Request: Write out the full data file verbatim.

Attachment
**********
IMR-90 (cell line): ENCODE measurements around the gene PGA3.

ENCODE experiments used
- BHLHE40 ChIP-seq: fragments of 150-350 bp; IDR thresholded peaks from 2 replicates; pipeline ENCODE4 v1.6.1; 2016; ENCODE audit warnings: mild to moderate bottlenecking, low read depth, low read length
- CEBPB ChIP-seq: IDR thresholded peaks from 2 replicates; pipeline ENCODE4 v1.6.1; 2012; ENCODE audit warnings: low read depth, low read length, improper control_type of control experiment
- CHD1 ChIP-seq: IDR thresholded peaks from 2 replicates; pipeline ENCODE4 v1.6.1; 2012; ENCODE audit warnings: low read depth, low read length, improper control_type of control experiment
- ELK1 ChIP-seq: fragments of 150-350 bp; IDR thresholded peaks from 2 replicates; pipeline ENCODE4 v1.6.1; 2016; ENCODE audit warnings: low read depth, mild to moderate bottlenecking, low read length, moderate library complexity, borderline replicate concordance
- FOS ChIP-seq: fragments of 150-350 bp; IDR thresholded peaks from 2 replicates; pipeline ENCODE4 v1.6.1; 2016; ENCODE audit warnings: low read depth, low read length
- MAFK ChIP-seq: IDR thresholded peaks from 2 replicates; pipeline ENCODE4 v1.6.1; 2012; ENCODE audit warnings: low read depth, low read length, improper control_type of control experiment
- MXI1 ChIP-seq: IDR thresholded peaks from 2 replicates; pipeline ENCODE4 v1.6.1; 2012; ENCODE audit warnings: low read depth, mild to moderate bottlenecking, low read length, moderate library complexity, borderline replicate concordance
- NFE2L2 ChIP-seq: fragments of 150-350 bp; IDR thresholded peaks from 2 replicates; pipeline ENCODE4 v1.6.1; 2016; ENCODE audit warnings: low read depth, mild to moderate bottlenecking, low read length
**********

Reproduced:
IMR-90 (cell line): ENCODE measurements around the gene PGA3.

ENCODE experiments used
- BHLHE40 ChIP-seq: fragments of 150-350 bp; IDR thresholded peaks from 2 replicates; pipeline ENCODE4 v1.6.1; 2016; ENCODE audit warnings: mild to moderate bottlenecking, low read depth, low read length
- CEBPB ChIP-seq: IDR thresholded peaks from 2 replicates; pipeline ENCODE4 v1.6.1; 2012; ENCODE audit warnings: low read depth, low read length, improper control_type of control experiment
- CHD1 ChIP-seq: IDR thresholded peaks from 2 replicates; pipeline ENCODE4 v1.6.1; 2012; ENCODE audit warnings: low read depth, low read length, improper control_type of control experiment
- ELK1 ChIP-seq: fragments of 150-350 bp; IDR thresholded peaks from 2 replicates; pipeline ENCODE4 v1.6.1; 2016; ENCODE audit warnings: low read depth, mild to moderate bottlenecking, low read length, moderate library complexity, borderline replicate concordance
- FOS ChIP-seq: fragments of 150-350 bp; IDR thresholded peaks from 2 replicates; pipeline ENCODE4 v1.6.1; 2016; ENCODE audit warnings: low read depth, low read length
- MAFK ChIP-seq: IDR thresholded peaks from 2 replicates; pipeline ENCODE4 v1.6.1; 2012; ENCODE audit warnings: low read depth, low read length, improper control_type of control experiment
- MXI1 ChIP-seq: IDR thresholded peaks from 2 replicates; pipeline ENCODE4 v1.6.1; 2012; ENCODE audit warnings: low read depth, mild to moderate bottlenecking, low read length, moderate library complexity, borderline replicate concordance
- NFE2L2 ChIP-seq: fragments of 150-350 bp; IDR thresholded peaks from 2 replicates; pipeline ENCODE4 v1.6.1; 2016; ENCODE audit warnings: low read depth, mild to moderate bottlenecking, low read length